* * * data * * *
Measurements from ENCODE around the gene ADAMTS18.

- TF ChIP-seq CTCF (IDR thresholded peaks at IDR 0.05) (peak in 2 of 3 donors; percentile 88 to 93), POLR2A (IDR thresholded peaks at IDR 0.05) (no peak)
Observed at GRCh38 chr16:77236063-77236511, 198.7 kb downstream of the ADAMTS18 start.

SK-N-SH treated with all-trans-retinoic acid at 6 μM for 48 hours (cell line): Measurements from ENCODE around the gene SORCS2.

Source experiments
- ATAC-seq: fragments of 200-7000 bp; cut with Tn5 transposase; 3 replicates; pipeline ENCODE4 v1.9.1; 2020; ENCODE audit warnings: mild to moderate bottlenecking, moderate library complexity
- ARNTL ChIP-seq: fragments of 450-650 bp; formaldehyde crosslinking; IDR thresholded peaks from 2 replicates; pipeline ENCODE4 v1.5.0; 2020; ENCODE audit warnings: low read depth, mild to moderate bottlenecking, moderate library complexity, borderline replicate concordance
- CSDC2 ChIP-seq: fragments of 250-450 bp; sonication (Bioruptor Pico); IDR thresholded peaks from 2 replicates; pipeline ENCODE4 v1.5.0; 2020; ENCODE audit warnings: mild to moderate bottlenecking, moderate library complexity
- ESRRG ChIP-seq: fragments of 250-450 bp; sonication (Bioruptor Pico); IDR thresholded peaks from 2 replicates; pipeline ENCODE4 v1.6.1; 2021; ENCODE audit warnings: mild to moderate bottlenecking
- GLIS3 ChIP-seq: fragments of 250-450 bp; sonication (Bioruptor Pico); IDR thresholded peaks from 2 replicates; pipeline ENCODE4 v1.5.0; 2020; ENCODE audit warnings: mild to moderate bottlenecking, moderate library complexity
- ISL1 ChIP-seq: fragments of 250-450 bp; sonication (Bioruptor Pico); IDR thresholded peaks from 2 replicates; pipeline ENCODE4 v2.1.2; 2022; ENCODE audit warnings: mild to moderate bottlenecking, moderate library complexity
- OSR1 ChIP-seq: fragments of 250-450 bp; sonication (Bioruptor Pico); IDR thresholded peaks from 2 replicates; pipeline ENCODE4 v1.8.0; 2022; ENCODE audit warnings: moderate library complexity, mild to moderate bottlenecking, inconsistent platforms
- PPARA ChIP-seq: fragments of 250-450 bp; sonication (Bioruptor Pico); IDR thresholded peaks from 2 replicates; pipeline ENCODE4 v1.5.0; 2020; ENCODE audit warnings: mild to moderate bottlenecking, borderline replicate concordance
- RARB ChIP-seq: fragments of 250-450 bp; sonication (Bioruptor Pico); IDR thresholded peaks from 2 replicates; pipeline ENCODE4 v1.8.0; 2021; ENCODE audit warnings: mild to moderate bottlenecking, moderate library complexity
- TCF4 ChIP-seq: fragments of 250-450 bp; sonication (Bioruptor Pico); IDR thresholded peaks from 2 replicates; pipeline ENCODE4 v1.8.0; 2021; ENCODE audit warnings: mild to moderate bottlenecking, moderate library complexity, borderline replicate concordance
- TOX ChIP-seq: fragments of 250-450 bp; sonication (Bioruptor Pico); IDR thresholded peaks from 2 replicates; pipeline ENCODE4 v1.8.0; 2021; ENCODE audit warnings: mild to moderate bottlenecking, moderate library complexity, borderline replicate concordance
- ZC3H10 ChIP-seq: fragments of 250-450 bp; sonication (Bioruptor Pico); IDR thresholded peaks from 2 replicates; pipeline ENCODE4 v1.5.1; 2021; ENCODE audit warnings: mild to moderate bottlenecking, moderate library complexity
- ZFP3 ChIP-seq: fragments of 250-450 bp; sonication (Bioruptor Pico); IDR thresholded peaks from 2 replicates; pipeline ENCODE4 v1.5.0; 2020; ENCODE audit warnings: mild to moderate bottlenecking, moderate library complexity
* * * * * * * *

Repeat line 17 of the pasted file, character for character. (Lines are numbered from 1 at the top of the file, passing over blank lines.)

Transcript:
- ZC3H10 ChIP-seq: fragments of 250-450 bp; sonication (Bioruptor Pico); IDR thresholded peaks from 2 replicates; pipeline ENCODE4 v1.5.1; 2021; ENCODE audit warnings: mild to moderate bottlenecking, moderate library complexity